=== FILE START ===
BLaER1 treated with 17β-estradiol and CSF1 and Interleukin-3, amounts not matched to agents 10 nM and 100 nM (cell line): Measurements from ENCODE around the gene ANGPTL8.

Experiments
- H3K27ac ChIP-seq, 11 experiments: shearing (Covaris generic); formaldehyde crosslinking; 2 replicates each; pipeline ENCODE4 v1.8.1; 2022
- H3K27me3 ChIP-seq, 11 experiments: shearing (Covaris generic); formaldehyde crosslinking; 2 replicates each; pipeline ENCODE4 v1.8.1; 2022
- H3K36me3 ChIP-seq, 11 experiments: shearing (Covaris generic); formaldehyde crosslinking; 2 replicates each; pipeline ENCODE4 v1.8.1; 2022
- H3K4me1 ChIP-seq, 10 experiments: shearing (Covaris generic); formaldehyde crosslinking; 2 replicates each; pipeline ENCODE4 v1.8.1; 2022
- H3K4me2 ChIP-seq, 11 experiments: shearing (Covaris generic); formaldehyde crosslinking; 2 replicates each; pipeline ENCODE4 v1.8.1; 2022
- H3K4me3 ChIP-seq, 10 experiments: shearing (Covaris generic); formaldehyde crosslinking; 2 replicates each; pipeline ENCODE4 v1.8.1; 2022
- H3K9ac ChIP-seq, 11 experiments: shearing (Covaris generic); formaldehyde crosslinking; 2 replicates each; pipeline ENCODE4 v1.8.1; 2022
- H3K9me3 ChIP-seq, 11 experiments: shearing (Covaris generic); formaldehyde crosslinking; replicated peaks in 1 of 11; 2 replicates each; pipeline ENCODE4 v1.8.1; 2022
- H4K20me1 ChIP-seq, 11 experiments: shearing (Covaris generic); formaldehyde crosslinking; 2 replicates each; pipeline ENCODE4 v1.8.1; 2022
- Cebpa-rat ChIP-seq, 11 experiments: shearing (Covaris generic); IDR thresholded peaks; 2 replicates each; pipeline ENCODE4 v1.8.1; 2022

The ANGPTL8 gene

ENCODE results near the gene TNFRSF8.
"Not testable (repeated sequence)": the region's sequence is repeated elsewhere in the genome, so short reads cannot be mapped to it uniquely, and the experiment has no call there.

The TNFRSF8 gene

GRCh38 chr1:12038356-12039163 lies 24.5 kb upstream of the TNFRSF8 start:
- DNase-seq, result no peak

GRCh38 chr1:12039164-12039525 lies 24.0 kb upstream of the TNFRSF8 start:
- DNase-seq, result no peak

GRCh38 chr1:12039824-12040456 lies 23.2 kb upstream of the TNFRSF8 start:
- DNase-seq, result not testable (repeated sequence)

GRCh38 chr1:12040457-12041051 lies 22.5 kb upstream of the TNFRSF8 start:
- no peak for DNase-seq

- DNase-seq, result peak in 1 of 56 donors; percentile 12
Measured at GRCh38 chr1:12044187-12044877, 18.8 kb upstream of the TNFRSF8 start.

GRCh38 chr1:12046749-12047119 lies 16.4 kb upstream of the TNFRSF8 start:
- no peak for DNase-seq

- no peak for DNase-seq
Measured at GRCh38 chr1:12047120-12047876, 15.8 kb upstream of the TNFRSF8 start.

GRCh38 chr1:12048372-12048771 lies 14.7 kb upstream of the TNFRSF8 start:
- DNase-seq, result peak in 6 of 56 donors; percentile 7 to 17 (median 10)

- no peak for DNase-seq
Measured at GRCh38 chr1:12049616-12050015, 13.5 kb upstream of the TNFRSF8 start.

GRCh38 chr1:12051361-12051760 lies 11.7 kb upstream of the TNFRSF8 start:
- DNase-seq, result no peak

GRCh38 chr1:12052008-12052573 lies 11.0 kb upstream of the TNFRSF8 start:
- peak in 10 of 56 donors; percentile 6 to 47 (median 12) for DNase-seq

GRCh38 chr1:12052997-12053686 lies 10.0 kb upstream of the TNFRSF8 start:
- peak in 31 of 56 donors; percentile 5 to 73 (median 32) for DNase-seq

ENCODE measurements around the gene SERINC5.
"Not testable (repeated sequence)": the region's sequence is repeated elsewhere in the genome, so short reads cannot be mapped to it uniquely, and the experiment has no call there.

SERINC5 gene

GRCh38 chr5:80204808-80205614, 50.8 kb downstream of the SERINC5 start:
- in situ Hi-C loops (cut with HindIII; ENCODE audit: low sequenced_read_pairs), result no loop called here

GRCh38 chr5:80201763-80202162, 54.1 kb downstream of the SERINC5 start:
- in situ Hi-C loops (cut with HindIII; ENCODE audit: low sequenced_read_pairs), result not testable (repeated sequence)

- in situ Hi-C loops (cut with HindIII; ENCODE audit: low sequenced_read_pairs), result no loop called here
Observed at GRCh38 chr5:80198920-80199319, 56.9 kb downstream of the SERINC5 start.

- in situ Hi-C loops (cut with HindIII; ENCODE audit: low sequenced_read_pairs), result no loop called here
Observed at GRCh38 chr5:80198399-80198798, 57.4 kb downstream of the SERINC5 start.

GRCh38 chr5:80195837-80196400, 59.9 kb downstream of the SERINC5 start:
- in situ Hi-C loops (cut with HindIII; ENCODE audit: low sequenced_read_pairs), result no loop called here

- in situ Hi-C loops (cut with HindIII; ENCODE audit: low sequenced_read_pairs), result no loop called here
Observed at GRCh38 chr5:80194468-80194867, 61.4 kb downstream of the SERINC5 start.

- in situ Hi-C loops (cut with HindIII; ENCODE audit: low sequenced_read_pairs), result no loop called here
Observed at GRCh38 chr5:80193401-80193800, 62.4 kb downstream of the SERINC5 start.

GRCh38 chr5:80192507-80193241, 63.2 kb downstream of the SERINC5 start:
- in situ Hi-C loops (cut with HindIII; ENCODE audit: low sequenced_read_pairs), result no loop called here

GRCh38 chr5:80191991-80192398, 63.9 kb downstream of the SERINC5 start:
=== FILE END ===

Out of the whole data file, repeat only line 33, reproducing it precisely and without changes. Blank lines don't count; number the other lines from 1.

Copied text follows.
- no peak for DNase-seq